Opinion: The First Division Alliance are wrong on Shamrock Rovers II - but the dictatorial approach must stop

Sat, Jan 11 2020

Shamrock Rovers fans erect a smokescreen ahead of their FAI Cup semi-final victory over Bohemians. Credit: Michael P Ryan (ETPhotos)

Following Thursday’s confirmation that Shamrock Rovers II – the Tallaght club’s reserve side – will enter the First Division as the tenth team in 2020, we asked extratime.ie reporters Andrew Dempsey and Dave Donnelly to present arguments for and against the initiative, which has been vigorously opposed by the First Division Alliance, representing the nine remaining second-tier clubs. Read Dave’s piece in favour of the proposal here.

When the nine extant First Division clubs released a joint statement on New Year’s Eve stating their opposition to Shamrock Rovers II’s entry to the second tier, it seemed like a corner had been turned.

Clubs who, in the words of one club rep, “still steal footballs from each other,” have traditionally found collective action a near-impossibility.

The divide-and-rule strategy of the old FAI administration was doubly effective against this backdrop, and they took full advantage – neutering any effort from clubs to organise effectively.

There wasn’t a hint of public opposition when Rovers entered a B team in the 2014 First Division, nor was there when they pulled out after 12 months to be replaced by Cabinteely.

Mervue United and Salthill Devon were parachuted in to replace the ailing Galway United, boasting combined home crowds that would be dwarfed by a supermarket at 8am, and not a word.

So, the appearance of a co-ordinated statement representing the voice of the nine First Division clubs, separate from the Premier Clubs Alliance, was refreshing.

The power vacuum at the top of the association created a window of opportunity and it was taken willingly. In hindsight, they may rue choosing the wrong battle, or at least the wrong argument.

After voicing their opposition to the parachuting in of Rovers II, the decision was taken out of their hands and delegated to the National League Executive Council.

A council made up of club representatives from both divisions – albeit weighted towards the Premier clubs – would decide the make-up of the second tier in 2020.

With Limerick in no position to field a senior men’s team –thankfully, Limerick United look set to take over the senior women’s and underage sides – a nine-team league looked the likely outcome.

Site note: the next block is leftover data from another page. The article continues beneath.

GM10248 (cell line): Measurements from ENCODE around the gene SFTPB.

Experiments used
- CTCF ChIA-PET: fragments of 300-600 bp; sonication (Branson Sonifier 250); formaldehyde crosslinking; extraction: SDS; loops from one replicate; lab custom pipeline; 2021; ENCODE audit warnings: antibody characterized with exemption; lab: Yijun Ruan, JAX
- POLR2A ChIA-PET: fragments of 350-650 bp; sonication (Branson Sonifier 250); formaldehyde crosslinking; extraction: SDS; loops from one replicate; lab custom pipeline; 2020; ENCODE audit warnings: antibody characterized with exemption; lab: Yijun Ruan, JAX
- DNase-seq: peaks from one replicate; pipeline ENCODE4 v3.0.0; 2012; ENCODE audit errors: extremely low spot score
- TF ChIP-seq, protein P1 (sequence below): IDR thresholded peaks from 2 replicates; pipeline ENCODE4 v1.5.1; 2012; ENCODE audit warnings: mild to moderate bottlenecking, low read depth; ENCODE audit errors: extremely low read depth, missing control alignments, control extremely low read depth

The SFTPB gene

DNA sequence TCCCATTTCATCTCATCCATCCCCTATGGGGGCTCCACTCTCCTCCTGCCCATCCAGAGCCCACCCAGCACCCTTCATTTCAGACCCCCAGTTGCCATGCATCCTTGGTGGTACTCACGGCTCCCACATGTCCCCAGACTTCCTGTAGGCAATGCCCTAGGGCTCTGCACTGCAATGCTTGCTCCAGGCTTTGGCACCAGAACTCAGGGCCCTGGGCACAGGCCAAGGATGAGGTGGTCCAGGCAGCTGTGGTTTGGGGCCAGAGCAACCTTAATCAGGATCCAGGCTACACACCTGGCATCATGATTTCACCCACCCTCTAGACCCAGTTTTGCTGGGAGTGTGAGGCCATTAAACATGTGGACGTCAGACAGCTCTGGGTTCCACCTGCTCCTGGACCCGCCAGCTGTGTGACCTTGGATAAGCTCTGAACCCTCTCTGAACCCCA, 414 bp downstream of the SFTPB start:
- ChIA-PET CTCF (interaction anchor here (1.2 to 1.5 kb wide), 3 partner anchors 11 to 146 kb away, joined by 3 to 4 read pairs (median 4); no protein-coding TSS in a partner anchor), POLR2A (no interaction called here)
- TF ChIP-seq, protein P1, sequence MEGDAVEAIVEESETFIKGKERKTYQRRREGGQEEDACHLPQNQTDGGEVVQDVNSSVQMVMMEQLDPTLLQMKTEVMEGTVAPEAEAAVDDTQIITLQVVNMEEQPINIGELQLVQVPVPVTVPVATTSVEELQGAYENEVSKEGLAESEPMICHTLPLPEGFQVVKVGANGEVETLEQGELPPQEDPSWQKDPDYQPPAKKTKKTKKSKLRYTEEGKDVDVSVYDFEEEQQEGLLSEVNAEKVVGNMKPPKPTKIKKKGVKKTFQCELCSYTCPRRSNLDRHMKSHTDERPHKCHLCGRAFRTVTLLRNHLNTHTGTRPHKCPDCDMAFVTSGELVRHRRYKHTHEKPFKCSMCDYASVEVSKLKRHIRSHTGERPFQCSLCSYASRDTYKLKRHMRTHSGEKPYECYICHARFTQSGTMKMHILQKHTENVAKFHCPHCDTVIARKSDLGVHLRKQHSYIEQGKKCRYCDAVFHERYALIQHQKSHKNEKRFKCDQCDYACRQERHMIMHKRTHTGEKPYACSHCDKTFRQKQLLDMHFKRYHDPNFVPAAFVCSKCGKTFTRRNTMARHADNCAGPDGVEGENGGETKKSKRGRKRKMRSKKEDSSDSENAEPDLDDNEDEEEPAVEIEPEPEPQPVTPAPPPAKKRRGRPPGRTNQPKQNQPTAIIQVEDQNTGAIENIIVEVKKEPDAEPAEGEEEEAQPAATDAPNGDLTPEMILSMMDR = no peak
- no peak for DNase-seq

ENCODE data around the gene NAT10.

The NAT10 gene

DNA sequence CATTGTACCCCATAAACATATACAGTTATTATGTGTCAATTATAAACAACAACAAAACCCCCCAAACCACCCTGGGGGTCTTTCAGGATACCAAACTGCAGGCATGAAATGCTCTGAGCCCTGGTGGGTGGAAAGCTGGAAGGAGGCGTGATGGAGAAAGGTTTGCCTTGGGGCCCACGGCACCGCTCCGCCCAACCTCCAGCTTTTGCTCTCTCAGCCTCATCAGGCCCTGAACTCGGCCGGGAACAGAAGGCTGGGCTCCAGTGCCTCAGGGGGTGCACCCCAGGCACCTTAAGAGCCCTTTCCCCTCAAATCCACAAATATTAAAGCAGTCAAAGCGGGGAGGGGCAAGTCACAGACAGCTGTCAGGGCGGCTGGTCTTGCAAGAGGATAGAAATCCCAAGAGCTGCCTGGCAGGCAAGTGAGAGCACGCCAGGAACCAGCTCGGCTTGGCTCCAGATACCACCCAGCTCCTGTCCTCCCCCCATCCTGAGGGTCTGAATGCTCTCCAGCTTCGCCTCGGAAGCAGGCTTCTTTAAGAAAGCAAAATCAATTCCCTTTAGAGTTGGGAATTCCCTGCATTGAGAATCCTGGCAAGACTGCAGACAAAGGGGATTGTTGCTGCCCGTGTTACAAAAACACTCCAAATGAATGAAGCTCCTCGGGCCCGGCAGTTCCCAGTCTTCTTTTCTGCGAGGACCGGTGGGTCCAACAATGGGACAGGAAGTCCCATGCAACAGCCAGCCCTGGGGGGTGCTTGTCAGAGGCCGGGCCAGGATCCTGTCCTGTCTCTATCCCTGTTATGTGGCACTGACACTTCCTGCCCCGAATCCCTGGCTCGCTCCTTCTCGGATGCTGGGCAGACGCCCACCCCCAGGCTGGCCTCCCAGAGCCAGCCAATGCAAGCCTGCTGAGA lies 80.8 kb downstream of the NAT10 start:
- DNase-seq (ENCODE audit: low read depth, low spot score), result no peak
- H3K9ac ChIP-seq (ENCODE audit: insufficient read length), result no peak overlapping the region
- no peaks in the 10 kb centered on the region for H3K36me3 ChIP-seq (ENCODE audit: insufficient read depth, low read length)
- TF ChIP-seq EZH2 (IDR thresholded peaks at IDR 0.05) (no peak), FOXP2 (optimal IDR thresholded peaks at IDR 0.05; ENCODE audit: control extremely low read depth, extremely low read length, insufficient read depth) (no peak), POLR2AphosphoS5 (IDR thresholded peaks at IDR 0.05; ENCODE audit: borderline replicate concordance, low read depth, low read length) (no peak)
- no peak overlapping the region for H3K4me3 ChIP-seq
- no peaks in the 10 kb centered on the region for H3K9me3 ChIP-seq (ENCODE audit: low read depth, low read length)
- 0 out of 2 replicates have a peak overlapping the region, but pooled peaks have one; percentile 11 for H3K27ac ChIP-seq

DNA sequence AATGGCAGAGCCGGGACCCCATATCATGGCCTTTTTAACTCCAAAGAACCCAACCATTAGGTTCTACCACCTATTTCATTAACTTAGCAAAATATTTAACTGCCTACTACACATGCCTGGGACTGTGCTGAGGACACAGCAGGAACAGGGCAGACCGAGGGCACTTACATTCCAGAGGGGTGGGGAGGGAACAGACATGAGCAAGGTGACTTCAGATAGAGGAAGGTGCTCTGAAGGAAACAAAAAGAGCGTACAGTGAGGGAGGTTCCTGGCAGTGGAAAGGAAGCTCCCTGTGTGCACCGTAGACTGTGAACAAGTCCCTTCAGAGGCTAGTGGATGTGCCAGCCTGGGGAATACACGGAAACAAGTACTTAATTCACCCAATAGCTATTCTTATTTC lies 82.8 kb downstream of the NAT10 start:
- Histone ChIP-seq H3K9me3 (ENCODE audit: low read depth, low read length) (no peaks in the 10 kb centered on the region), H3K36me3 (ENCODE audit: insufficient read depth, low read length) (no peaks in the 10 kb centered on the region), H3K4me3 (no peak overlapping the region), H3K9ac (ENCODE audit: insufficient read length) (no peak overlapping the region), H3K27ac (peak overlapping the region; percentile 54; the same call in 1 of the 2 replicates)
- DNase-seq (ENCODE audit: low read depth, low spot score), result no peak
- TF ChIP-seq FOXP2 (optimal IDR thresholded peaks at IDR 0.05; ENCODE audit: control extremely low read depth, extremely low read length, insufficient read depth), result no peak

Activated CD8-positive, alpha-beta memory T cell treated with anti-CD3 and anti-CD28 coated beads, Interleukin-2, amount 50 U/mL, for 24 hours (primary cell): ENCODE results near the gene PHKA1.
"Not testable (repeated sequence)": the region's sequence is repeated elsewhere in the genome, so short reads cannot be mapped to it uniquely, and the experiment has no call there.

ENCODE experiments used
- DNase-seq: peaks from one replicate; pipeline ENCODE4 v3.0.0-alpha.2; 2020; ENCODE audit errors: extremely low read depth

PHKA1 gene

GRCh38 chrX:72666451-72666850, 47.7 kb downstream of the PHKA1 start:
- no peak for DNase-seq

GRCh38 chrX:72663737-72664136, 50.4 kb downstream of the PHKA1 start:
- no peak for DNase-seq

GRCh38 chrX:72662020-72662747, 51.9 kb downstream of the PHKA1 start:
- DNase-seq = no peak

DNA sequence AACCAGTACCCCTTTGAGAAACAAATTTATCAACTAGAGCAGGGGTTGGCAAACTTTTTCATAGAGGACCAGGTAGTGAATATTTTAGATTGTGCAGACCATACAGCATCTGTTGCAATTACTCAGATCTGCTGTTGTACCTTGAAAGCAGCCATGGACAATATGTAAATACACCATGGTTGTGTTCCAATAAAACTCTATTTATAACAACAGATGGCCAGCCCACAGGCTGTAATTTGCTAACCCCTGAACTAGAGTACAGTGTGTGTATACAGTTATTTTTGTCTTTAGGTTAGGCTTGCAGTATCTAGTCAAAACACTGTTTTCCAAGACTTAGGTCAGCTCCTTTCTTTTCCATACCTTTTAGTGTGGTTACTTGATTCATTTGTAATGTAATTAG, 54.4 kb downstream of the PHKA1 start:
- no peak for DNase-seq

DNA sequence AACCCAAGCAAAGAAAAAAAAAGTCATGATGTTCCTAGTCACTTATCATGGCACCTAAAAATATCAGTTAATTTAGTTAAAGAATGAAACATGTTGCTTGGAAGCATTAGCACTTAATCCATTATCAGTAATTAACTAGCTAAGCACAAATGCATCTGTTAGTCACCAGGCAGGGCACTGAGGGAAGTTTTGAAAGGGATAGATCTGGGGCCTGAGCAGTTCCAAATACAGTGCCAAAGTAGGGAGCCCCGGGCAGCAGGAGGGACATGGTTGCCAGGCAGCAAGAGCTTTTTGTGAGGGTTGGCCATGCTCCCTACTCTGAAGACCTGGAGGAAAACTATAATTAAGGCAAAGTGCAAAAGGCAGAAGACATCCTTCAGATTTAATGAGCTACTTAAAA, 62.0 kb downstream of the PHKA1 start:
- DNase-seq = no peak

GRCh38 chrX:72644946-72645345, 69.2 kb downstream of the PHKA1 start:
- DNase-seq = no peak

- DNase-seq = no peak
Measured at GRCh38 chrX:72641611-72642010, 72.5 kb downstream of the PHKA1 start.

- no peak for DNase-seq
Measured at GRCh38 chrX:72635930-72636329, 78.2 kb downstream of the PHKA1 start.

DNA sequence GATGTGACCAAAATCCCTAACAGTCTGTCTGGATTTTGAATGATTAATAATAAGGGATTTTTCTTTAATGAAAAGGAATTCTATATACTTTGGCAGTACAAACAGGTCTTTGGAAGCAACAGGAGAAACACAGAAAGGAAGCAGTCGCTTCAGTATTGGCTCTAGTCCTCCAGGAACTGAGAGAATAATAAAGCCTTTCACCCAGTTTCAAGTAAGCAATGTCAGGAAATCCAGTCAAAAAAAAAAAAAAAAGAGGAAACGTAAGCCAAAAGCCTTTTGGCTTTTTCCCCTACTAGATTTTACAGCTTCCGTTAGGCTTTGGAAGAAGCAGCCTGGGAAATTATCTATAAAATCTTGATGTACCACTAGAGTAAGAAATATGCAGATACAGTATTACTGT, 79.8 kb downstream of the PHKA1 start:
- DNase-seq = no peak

Indeed, faced with the prospect of being railroaded into accepted Rovers II into the 2020 First Division, the nine remaining clubs expressed their preference for an odd-numbered league.

The arguments against admitted Rovers II were clearly outlined and well-articulated.

The addition of a team who couldn’t contest promotion, or cups, and would effectively be used as a pure development vehicle will impact on the ‘sporting integrity’ of the league.

Whether the competitive standard of the league would be enhanced by one team each matchday taking in an extra training session is not so obvious.

The prospect of Rovers II’s admission leading to more B teams in future years – St Patrick’s Athletic looks an obvious fit for a second such side – is a better argument.

The League of Ireland second tier should surely be more than a vehicle for top-level clubs to maintain their own structures.

In the absence of any serious interest from junior and intermediate clubs in joining the National League structure, however, we’re only one crisis away from a crumbling second tier.

Not voiced in the joint statement was the, legitimate, gripe that Rovers II would fail to deliver much in the way of travelling support.

The small travelling support when Rovers B entered the First Division in 2014 would seem to support that, but that would hardly make them unusual.

Indeed, Rovers II would be far from the only club in the First Division whose away support was barely, if at all, sufficient for the host club to wash its own face on the costs incurred.